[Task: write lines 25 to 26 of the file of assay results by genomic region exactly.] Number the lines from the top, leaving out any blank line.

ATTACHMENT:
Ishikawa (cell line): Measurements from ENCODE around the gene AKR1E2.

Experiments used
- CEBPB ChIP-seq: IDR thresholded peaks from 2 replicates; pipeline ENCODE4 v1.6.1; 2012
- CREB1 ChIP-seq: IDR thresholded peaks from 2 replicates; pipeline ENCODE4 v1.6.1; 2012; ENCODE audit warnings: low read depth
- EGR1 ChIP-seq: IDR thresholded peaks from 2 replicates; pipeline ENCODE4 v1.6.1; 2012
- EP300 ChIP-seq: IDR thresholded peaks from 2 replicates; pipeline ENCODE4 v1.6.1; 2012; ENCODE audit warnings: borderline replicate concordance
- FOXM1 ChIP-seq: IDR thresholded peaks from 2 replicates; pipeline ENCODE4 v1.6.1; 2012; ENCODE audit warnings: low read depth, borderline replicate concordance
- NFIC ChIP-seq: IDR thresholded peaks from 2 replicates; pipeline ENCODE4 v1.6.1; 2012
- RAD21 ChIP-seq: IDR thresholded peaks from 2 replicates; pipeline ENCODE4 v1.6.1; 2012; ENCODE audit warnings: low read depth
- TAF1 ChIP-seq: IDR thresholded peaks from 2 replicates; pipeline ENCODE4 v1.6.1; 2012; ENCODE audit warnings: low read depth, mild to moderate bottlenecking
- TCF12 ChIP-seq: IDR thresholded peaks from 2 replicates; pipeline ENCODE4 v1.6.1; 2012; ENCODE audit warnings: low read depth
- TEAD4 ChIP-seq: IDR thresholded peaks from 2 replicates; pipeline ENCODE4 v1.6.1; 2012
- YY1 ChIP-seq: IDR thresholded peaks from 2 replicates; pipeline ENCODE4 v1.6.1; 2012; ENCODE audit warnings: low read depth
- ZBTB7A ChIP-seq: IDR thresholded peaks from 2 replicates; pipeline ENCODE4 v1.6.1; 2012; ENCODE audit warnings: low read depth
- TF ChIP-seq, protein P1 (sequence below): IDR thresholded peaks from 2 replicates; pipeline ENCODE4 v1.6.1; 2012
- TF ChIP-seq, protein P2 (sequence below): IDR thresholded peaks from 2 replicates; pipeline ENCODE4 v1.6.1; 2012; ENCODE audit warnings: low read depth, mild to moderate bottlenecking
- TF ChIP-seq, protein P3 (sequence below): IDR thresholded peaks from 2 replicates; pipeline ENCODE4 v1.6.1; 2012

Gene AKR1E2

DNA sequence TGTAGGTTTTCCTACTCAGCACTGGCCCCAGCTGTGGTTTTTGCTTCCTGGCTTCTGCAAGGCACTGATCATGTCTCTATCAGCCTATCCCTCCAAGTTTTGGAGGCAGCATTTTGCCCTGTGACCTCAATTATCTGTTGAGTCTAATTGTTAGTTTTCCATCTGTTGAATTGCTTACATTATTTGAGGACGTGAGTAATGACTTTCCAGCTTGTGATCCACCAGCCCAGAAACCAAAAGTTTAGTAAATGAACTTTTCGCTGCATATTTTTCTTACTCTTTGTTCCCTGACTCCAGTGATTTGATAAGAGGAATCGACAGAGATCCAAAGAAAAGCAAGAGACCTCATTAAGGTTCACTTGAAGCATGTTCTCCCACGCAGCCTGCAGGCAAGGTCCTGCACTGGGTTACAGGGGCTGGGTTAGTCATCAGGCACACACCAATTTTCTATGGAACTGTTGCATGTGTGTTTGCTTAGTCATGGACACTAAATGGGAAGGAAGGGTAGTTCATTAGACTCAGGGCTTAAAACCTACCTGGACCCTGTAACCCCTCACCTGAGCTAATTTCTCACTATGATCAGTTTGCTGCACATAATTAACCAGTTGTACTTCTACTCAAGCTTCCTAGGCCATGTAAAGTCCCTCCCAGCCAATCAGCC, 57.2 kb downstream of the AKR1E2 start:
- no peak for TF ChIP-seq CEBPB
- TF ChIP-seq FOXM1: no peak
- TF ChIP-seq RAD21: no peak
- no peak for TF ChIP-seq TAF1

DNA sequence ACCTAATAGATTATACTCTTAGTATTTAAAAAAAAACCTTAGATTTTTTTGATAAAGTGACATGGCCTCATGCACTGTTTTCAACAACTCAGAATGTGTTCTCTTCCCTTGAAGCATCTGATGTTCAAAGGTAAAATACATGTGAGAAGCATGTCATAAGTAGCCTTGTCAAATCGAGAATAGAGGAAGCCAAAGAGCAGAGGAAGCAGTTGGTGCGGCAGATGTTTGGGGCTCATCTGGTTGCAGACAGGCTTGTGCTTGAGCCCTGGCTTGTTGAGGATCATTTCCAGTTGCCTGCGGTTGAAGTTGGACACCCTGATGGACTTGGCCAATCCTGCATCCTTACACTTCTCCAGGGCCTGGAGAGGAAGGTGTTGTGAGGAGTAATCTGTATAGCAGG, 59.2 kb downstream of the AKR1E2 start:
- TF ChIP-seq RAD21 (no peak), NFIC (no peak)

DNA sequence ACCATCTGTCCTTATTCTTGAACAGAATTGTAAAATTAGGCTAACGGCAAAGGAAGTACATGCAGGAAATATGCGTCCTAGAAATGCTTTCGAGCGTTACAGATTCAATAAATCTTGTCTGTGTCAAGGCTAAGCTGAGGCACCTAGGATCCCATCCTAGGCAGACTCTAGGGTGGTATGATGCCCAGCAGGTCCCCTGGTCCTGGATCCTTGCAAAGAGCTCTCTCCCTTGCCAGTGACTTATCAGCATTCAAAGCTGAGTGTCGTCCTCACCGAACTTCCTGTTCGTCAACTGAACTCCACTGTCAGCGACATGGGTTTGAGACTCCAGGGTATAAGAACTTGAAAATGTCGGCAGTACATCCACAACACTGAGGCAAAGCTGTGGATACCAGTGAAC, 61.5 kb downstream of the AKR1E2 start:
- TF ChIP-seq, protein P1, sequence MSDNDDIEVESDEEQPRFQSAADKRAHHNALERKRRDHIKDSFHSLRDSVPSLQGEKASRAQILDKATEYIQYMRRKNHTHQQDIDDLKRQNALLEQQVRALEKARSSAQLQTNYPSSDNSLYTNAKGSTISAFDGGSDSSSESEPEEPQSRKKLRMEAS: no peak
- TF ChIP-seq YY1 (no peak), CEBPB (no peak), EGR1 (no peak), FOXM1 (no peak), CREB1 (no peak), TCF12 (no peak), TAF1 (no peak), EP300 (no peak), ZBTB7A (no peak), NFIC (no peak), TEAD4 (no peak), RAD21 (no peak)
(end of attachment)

- TF ChIP-seq RAD21 (no peak), NFIC (no peak)

DNA sequence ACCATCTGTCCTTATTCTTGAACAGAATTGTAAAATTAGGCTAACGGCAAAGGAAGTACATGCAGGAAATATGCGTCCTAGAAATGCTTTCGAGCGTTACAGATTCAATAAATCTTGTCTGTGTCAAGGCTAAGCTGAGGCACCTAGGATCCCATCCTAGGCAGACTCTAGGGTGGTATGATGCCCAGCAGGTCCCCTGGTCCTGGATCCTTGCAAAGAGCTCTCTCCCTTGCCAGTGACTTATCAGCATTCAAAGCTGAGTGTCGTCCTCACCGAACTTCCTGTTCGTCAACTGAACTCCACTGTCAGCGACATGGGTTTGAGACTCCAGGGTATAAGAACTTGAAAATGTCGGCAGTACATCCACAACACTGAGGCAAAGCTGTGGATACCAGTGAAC, 61.5 kb downstream of the AKR1E2 start: